For instance, if you want extensive and diversified exposure to the stock market, you could invest in a broad market index fund like the S&P 500 or FTSE 100. Alternatively, if you’re interested in socially responsible investing, you can choose an index fund that promotes environmental, social, and governance (ESG) factors. This way, your financial gains align with your ethical convictions.
Note that standard index funds often include companies that may not align with ESG criteria, such as those in the banking, mining, gambling, and tobacco industries. Therefore, based on your investment principles, it’s crucial to examine the composition of your index fund. Understand what sectors or types of businesses it includes and excludes, ensuring it aligns with your personal values or desired investment strategy.
Once you’ve chosen an index, you can usually find at least one ETF that tracks it. With popular indexes like the S&P 500, you’ll have several options.
Given the abundance of choices, make sure to consider the following factors when choosing ETFs:
- Holdings: Look at the asset class the index fund is based on. For diversification purposes, investing in a fund based on a broad, popular index may be better than a small, obscure one;
- Asset level: An ETF should have a minimum level of assets to be a viable choice, generally at least $10 million. ETFs with assets below this threshold may have limited investor interest, leading to poor liquidity and broad spreads;
- Trading volume: High trading volume indicates better liquidity and tighter bid-ask spreads, essential for when you’re ready to sell;
- Tracking Error: Some ETFs don’t track their underlying indexes as closely as they should. An ETF with minimal tracking error is generally preferable;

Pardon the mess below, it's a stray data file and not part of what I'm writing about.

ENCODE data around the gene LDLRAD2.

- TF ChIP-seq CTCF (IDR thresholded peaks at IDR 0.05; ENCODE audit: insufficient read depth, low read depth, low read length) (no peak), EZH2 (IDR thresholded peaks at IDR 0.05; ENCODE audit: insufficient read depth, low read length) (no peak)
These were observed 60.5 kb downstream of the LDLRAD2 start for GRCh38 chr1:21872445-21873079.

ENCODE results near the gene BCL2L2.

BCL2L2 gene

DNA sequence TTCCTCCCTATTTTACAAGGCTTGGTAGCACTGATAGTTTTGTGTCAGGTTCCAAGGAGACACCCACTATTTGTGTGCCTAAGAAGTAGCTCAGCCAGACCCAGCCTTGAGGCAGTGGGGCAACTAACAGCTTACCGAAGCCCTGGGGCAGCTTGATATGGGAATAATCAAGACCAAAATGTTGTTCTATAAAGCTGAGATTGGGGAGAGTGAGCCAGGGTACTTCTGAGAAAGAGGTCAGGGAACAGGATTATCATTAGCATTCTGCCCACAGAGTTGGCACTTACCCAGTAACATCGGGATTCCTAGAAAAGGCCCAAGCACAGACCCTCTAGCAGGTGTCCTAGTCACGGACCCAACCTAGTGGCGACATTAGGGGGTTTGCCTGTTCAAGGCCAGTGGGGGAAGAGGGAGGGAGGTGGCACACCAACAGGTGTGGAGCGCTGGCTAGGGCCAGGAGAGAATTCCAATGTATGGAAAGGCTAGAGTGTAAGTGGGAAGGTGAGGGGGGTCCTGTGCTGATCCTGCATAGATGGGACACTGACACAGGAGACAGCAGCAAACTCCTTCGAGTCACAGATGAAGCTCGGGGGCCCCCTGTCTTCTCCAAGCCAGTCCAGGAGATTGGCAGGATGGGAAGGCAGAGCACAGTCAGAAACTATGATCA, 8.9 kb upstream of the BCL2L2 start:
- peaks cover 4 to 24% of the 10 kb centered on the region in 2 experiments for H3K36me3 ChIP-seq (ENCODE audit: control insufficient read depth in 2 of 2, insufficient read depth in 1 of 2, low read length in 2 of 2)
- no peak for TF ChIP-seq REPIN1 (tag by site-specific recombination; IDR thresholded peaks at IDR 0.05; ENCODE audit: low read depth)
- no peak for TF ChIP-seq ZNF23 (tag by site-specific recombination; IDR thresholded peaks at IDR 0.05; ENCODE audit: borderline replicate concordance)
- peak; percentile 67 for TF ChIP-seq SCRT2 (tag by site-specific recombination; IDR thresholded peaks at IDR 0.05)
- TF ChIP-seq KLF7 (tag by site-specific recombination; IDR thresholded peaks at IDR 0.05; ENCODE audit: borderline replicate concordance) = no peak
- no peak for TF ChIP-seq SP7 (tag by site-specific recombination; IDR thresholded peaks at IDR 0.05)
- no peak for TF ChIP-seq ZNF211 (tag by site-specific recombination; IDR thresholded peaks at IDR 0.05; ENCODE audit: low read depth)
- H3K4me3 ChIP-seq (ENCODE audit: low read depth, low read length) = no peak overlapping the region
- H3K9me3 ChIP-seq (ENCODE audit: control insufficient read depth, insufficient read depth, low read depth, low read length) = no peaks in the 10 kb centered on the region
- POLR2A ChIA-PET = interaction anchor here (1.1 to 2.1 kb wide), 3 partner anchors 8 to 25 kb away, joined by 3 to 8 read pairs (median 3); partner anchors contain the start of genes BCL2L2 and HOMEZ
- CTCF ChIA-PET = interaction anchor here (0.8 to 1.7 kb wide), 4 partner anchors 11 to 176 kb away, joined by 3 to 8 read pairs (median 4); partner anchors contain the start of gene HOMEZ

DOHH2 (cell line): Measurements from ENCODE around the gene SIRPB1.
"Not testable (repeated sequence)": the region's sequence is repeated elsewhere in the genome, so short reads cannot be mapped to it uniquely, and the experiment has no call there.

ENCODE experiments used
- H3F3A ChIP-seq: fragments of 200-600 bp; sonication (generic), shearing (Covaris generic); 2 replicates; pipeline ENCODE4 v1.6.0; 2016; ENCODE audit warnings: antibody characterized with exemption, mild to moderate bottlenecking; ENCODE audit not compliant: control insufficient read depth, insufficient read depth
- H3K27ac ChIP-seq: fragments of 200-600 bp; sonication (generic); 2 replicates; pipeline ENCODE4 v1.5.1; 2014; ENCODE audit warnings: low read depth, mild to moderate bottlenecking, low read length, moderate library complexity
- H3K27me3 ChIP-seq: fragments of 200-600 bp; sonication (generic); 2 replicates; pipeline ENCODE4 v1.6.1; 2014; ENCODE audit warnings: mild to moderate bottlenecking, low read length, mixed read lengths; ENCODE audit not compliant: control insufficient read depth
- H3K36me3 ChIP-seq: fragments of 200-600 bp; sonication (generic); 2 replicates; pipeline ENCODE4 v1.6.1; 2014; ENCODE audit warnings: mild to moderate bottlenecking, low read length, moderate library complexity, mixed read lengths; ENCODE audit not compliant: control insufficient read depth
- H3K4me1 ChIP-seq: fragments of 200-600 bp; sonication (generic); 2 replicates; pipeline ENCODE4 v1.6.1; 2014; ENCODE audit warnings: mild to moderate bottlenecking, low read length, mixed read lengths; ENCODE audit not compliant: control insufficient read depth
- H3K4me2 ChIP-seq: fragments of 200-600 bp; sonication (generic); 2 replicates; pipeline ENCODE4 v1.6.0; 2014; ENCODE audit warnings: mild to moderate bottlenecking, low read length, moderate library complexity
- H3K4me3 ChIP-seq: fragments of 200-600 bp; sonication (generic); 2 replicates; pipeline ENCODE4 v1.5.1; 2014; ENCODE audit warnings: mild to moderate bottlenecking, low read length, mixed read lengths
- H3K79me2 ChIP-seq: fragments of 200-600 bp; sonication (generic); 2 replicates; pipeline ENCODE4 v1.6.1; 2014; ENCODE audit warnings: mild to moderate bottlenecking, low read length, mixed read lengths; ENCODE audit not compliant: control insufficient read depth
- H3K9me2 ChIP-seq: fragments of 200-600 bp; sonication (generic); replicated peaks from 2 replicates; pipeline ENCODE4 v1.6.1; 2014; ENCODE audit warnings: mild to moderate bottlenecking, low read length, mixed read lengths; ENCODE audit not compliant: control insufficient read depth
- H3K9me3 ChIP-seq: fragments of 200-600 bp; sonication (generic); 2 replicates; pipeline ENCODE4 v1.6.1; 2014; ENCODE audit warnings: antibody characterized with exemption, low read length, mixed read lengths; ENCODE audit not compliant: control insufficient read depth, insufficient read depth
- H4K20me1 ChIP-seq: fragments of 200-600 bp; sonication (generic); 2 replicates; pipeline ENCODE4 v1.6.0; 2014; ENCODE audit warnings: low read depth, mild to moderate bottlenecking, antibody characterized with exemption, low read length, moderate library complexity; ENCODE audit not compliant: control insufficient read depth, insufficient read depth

- Costs: The expense ratio represents the percentage of your investment that goes towards administrative costs. Even though two funds may aim to track the same index, such as the S&P 500, their management costs can differ enormously. And though a slight increase in the percentage of fees might not seem significant at first, it can considerably impact your long-term investment returns. Usually, bigger funds tend to have lower fees;
- Performance: Funds with a solid track record may be a safer choice. That said, remember, past performance shouldn’t be used as an indication of future returns.
Step 3: Decide your investment amount
After you’ve chosen an index fund, the next step is to decide how much you want to invest.
Your investment amount will hinge on the price of the index fund and the number of shares you wish to purchase. If the share price of the fund you’re interested in is financially out of reach, you can consider fractional shares, which will allow you to purchase shares based on the GBP amount you’re comfortable with.
Given the unpredictability of the stock market, it’s crucial you invest only what you can afford to lose.
Funding your account
Step 4: Execute your order
Once you’ve decided on the cash amount or the number of shares you wish to invest in, you can place your order by entering the ticker symbol of the index fund in the search bar. Your transaction should be executed within seconds (in the case of a market order), after which your portfolio will be updated to reflect the newly acquired shares.
A buy order can be executed in two ways:
- Market order: A market order is a command to buy the asset at the current market price and is typically executed immediately (subject to availability);